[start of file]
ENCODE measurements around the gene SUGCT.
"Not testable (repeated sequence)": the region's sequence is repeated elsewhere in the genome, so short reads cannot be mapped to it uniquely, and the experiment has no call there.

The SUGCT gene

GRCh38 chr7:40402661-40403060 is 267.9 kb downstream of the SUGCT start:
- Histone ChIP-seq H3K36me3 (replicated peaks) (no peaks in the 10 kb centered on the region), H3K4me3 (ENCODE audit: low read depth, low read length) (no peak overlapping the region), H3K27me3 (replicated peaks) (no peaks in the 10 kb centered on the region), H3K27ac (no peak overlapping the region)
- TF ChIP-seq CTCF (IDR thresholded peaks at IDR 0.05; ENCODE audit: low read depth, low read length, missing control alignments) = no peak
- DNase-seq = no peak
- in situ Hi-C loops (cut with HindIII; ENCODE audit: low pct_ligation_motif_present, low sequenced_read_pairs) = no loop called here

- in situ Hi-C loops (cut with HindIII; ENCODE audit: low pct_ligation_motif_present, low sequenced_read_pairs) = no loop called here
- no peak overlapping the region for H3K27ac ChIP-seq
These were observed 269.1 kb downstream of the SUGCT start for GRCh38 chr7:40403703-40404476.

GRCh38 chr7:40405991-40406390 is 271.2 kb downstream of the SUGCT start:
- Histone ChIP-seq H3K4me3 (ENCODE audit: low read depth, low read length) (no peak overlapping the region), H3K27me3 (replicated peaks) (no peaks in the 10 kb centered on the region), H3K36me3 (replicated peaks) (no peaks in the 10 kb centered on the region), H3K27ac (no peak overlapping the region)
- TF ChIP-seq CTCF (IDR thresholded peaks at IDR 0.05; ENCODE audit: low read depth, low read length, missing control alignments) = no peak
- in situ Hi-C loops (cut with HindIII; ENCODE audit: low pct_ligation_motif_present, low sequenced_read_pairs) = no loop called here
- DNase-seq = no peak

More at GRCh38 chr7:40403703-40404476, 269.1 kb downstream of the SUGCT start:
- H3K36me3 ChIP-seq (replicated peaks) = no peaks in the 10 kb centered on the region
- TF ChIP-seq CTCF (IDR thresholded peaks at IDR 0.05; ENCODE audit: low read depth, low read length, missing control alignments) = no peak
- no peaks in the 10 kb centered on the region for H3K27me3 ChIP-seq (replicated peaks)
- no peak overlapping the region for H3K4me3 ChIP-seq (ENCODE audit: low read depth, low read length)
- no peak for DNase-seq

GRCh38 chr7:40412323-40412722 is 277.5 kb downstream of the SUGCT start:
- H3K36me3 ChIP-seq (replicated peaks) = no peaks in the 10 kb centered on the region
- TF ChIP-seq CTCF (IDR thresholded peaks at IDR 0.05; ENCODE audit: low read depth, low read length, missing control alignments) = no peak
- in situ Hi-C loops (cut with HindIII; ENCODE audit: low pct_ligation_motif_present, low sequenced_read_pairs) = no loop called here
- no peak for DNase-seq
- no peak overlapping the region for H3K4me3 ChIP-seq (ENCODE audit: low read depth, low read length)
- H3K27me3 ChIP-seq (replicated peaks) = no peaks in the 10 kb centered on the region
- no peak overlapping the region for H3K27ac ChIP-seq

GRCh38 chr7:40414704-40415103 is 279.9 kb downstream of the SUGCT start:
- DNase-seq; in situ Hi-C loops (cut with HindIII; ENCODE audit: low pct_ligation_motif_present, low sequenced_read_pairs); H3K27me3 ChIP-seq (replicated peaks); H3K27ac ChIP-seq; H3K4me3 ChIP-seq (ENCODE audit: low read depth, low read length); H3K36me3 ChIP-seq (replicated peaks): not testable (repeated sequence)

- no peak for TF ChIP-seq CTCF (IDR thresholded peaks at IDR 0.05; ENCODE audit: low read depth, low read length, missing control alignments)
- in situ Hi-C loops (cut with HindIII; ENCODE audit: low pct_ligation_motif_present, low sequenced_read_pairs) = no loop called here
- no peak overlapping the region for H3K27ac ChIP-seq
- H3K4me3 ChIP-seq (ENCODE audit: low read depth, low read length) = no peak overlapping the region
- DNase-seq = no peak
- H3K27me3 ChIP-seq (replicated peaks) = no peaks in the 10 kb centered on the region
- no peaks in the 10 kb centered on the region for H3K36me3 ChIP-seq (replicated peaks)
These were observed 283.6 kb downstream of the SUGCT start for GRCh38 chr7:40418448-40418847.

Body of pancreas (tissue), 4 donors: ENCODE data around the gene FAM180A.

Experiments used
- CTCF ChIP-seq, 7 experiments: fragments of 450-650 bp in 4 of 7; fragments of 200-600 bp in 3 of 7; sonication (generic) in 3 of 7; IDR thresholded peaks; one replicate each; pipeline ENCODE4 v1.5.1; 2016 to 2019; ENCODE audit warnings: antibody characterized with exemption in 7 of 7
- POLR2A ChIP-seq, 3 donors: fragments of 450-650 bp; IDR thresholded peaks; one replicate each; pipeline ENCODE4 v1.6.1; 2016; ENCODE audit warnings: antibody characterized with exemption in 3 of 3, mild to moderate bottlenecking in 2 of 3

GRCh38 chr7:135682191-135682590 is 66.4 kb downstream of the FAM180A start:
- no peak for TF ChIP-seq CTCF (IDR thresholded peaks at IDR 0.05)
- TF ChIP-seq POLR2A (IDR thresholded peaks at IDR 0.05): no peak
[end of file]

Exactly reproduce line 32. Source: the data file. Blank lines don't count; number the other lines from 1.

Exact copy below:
- DNase-seq; in situ Hi-C loops (cut with HindIII; ENCODE audit: low pct_ligation_motif_present, low sequenced_read_pairs); H3K27me3 ChIP-seq (replicated peaks); H3K27ac ChIP-seq; H3K4me3 ChIP-seq (ENCODE audit: low read depth, low read length); H3K36me3 ChIP-seq (replicated peaks): not testable (repeated sequence)